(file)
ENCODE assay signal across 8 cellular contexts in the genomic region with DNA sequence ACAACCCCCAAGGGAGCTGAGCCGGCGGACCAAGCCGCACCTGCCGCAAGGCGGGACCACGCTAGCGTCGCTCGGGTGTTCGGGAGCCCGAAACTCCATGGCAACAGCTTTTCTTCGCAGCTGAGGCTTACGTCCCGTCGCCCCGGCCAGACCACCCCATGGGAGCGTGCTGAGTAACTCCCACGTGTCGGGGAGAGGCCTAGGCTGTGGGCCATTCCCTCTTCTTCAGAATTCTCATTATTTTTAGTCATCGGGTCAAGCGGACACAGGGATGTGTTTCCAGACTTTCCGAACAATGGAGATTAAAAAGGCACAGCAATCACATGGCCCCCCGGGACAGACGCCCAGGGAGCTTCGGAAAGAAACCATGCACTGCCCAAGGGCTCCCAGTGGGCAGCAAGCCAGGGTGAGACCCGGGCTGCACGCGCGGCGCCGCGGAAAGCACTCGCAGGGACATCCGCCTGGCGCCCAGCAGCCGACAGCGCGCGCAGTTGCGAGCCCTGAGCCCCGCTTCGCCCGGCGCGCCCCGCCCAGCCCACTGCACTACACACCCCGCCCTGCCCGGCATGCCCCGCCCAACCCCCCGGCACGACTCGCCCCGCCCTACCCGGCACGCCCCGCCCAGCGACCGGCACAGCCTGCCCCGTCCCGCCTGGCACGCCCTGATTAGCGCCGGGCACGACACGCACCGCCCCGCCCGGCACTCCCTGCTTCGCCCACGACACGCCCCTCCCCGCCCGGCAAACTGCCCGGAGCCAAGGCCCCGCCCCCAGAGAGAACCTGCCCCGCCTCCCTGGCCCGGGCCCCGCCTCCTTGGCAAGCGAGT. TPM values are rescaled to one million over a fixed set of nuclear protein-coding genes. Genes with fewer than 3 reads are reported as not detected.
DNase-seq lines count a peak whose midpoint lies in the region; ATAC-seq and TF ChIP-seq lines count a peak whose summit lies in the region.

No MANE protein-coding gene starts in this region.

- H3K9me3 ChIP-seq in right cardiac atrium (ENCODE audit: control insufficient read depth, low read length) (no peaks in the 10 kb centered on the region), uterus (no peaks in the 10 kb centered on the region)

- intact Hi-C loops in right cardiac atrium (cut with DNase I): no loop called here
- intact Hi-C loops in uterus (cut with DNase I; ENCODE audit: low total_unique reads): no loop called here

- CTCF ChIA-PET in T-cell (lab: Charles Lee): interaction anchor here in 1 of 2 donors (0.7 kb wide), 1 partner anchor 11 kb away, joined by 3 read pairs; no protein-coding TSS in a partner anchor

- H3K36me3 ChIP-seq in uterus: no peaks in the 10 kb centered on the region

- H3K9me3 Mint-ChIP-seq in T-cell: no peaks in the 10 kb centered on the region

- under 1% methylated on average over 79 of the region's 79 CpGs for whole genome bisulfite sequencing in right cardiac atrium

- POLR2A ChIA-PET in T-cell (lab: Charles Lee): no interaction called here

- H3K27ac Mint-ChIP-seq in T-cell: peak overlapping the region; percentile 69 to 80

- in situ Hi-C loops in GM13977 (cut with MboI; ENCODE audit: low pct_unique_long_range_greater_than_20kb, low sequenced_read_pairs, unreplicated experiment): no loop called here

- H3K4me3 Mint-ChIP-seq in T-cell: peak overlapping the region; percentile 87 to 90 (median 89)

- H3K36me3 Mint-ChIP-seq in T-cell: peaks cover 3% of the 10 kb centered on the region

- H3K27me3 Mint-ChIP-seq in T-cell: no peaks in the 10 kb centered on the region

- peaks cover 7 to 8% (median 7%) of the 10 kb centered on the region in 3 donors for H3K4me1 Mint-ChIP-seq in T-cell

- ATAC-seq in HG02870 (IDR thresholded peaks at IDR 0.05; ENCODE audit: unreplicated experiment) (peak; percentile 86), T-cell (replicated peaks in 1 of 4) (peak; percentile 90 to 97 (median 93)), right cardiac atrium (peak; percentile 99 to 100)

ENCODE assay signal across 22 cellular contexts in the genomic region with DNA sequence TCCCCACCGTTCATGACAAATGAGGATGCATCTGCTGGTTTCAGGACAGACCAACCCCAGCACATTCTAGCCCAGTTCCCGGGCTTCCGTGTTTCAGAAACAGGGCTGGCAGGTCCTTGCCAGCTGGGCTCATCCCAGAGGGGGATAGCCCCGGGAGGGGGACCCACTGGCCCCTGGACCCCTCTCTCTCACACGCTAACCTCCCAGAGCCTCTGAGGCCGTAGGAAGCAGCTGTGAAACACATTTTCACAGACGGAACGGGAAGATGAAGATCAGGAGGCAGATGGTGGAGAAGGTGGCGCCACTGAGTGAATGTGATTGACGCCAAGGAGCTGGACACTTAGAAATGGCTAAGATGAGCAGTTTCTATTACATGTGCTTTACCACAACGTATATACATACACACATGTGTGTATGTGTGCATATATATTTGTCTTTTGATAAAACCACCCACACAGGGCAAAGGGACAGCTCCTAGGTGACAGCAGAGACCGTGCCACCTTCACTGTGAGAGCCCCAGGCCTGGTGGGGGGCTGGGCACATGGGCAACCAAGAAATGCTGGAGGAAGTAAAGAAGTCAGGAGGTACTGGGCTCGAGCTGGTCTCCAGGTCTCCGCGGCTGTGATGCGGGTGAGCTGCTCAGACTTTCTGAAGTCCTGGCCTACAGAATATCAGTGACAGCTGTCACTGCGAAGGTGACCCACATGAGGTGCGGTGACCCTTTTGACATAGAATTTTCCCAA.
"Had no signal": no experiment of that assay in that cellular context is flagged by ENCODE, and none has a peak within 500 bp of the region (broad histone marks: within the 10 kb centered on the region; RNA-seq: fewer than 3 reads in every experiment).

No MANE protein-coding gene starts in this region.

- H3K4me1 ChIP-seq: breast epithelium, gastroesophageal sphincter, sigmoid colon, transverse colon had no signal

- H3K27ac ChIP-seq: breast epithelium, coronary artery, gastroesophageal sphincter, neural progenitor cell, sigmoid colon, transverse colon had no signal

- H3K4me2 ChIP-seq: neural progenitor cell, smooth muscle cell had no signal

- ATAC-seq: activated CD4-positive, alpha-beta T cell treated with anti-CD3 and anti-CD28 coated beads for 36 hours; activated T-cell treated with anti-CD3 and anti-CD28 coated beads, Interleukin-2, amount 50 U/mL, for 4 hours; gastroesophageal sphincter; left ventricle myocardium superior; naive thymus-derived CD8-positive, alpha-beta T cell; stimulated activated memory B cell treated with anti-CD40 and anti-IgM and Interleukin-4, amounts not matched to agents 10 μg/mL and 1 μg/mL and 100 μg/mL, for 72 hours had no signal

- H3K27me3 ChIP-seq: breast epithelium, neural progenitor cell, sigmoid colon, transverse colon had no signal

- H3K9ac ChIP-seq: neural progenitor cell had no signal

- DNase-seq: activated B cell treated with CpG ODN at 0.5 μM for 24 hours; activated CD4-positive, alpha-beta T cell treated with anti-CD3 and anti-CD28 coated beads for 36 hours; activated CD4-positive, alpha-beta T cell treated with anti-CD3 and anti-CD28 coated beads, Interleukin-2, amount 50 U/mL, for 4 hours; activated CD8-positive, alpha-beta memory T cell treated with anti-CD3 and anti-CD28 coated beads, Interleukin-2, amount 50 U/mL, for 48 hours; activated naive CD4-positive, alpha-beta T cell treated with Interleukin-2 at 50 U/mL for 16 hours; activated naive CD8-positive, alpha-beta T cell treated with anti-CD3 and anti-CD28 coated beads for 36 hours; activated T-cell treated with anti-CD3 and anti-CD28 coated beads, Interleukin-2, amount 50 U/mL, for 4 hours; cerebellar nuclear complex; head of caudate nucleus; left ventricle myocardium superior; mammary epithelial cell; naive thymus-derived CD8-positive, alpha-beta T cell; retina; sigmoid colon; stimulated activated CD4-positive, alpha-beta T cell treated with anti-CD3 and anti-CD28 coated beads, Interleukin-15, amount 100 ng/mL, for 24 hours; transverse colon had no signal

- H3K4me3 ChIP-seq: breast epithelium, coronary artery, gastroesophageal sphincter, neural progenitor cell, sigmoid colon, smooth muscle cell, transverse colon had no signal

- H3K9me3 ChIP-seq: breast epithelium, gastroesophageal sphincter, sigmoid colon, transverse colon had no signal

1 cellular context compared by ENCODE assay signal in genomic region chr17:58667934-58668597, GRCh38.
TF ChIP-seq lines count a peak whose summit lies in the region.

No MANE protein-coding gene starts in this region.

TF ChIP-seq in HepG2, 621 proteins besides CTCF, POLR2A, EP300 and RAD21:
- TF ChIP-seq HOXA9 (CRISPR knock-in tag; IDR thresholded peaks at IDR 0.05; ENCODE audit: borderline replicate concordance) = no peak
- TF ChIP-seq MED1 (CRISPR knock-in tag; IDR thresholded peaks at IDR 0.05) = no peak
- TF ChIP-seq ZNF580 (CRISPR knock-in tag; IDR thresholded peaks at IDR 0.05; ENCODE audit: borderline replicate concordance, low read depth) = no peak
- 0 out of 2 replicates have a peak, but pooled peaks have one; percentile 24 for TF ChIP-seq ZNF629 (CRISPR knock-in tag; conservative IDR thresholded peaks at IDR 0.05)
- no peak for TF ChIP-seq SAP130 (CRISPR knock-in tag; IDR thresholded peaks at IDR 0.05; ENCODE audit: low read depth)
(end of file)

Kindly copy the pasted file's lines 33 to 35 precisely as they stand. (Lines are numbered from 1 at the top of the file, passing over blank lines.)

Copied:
No MANE protein-coding gene starts in this region.

TF ChIP-seq in HepG2, 621 proteins besides CTCF, POLR2A, EP300 and RAD21:
- TF ChIP-seq HOXA9 (CRISPR knock-in tag; IDR thresholded peaks at IDR 0.05; ENCODE audit: borderline replicate concordance) = no peak